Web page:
Copyright resides with the original holder, no reproduction without permission.
Just found the attached picture of some old Pebble Mill colleagues on a lighting training course at Wood Norton in August 1995. In addition to those named are the tutors, Peter Bryenton on the left and myself (Dave Bushell) on the right.
(Thanks to Dave Bushell for making the photo available.)
Photograph by multicamera director Sue Robinson, no reproduction without permission.
The photo is of the Gallery for Studio A, which was Pebble Mill’s largest television studio, used for dramas as well as entertainment shows, like ‘Pebble Mill’, ‘Going for a Song’, and ‘Call My Bluff’ .
Included are (left to right): Keith Knowles (vision engineer); Dave Bushell (lighting director); Pete Eggleston (vision engineer); Pete Hodges (vision supervisor).
Copyright resides with the original holder, no reproduction without permission. Thanks to Jane Mclean for making the photo available.
The photo was taken at Keith Salmon’s get together at the Saracen’s in 2010.
Included are: John Smith, John Endall, Yvonne Ackrill, Keith Ackrill, Jim Dumighan, Roy Ronnie, Margaret & Brian Barton, Gordon White, Keith Salmon, John Kimberley, Dave Ballantyne, Toby Horwood, Bob Jacobs, Wilf Welch, Tony Wolfe, James French, John Couzens, behind Jane Mclean (front with orange juice), Kath Woolston, John Abbott. Simon Evans wearing shades at back and Eric Wise standing in the front between Dave Ballantyne and Bob Jacobs. It might be Keith Bullock behind Margaret Barton, Dave Doogood behind Bob Jacobs and Mark Kershaw between Wilf Welch and Tony Wolfe. Probably Phil Wilson behind Kath Woolston. Simon Albu on left in front of John Smith.
Thanks to Dave Bushell, Jayne Savage, Janet Collins, Yvonne Ackrill and Jane Mclean for identifying everyone.
Photos by Tim Savage, no reproduction without permission.
The photos are of an outside broadcast for ‘Pebble Mill at One’ in the Cotswolds.
The first photo of Engineering Manager, John Endall and the horse was probably taken at David Nicholson’s racing yard at Condicote.
The other photos are of a tractor which was in the way of the scanner and took a long time to start and move!
It is Engineering Manager, John Endall sitting on the tractor, with VT editor, Steve Neilson on the far left of the tractor photos. The man in the light anorak could be rigger/driver from BBC Bristol called Ken Townsend.
Thanks to Jayne and Tim Savage, and Dave Bushell for providing the information.
Photos by Ian Collins, no reproduction without permission.
Video Editor, Ian, took photos of outdated kit which was being disposed of when Pebble Mill was cleared, prior to being demolished in 2005.
These photos are of a 2″ Quad tape editing block, used to make precision edits by cutting the tape with a scalpel and splicing the two ends together to make the edit. It was a complicated and expensive process.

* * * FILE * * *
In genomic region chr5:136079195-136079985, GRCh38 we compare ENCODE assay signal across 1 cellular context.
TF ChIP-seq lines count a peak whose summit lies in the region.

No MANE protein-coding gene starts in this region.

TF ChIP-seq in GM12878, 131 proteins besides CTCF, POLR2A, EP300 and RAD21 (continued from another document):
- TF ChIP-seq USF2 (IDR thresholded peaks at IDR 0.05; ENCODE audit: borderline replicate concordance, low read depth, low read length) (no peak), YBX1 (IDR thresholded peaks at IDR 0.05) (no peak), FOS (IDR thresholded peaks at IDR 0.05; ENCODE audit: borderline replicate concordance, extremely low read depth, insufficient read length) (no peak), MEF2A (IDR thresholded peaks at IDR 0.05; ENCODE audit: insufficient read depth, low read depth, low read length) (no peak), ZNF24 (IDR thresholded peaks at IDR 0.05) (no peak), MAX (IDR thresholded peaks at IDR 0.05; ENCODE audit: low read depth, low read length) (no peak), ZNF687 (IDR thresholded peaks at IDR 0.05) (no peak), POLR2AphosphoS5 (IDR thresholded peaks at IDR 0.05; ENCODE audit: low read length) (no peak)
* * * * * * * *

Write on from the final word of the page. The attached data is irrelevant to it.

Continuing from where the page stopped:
The following comments were left on the Pebble Mill Facebook page:
Ian Collins: ‘It is indeed a 2″ Quad editing block. The magnetic recording was revealed by applying iron fillings onto the tape and then viewed through a microscope to find the correct place to cut and splice the tape to make a synchronous join.’
Pete Simpkin: ‘Re the 2″ editing, my early engineering days were with an ITV company and the cost of the tape and the time to do all that iron filings sprinkling etc led to directors using a ‘rule of three’ sysytem where they would only even think of retakes or editing after three minor fluffs or production faults had passed! you can still see loads of ‘left in’ glitches in repeats fron the 60s and 70s!’
Alan Miller: ‘If I remember correctly the sound edit was at a different point from the video, making the edit not a straight cut.Also in Scotland the editors cut football matches on a single quad machine using this technique. On play out the tape ran continuously even when we cut back to the studio for links which made studio presenting a hazardous activity. The link simply had to fit the gap in the tape.’
Dave Bushell: ‘It’s thanks to the policy of avoiding editing a 2″ tape that so many early programme programmes have been lost – they were recorded over!’
Pete Simpkin: ‘Exactly! I think if they cut the tape it had to be costed in the programme budgets.’
Ian Collins: ‘It was a very crude, by today’s standards, but fast way of editing a football or cricket match down to time, which was why it was widely used by sport. The audio was indeed recorded in a different place relative to the pictures on the tape but because in sport, the audio was mainly effects, it was not too noticeable if the two cut at different times.’